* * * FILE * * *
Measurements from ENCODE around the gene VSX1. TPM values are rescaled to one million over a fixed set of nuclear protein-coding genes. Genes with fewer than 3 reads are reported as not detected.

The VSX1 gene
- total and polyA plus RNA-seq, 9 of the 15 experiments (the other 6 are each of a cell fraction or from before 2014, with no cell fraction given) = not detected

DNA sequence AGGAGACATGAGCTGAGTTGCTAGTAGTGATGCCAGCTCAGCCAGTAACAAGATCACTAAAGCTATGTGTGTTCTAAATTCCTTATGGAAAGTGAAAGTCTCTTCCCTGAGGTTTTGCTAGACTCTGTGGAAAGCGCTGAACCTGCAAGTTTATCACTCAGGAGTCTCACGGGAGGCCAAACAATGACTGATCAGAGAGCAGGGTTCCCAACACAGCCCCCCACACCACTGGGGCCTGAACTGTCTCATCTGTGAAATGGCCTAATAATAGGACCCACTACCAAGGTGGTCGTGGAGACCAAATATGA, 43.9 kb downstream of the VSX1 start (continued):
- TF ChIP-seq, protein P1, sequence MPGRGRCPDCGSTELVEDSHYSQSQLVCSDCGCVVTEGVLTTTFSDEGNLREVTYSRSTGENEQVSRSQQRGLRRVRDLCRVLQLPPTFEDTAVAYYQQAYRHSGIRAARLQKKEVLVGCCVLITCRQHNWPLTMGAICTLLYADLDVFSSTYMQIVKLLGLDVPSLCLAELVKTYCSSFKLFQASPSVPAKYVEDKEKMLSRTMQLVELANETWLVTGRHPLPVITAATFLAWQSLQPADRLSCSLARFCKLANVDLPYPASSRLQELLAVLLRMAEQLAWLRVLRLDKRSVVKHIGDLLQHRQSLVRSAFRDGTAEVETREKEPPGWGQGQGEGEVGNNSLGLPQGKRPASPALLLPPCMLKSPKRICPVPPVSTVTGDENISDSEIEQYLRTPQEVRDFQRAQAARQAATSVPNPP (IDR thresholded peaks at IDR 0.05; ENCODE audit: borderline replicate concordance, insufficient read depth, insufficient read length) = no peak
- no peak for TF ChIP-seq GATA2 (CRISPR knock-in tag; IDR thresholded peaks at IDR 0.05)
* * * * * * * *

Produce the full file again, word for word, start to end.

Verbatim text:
Measurements from ENCODE around the gene VSX1. TPM values are rescaled to one million over a fixed set of nuclear protein-coding genes. Genes with fewer than 3 reads are reported as not detected.

The VSX1 gene
- total and polyA plus RNA-seq, 9 of the 15 experiments (the other 6 are each of a cell fraction or from before 2014, with no cell fraction given) = not detected

DNA sequence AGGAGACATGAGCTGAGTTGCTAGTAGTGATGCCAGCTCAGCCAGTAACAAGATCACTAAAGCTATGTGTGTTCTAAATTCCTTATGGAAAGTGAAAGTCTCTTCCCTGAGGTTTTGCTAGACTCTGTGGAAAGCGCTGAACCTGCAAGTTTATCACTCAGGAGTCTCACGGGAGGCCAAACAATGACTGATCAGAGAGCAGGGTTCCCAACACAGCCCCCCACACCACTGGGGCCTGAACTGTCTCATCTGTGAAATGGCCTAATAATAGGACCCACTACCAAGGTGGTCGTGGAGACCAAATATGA, 43.9 kb downstream of the VSX1 start (continued):
- TF ChIP-seq, protein P1, sequence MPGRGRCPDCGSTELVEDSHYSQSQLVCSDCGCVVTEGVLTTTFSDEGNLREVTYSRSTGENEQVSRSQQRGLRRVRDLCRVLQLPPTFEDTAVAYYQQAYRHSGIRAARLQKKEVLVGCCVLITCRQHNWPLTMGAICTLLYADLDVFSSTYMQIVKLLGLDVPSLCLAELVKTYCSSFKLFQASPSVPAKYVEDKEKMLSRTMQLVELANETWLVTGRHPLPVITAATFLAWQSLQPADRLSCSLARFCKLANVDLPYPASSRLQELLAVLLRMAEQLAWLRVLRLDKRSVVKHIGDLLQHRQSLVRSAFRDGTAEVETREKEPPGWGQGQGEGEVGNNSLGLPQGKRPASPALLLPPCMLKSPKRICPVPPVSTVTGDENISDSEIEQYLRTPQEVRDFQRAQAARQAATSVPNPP (IDR thresholded peaks at IDR 0.05; ENCODE audit: borderline replicate concordance, insufficient read depth, insufficient read length) = no peak
- no peak for TF ChIP-seq GATA2 (CRISPR knock-in tag; IDR thresholded peaks at IDR 0.05)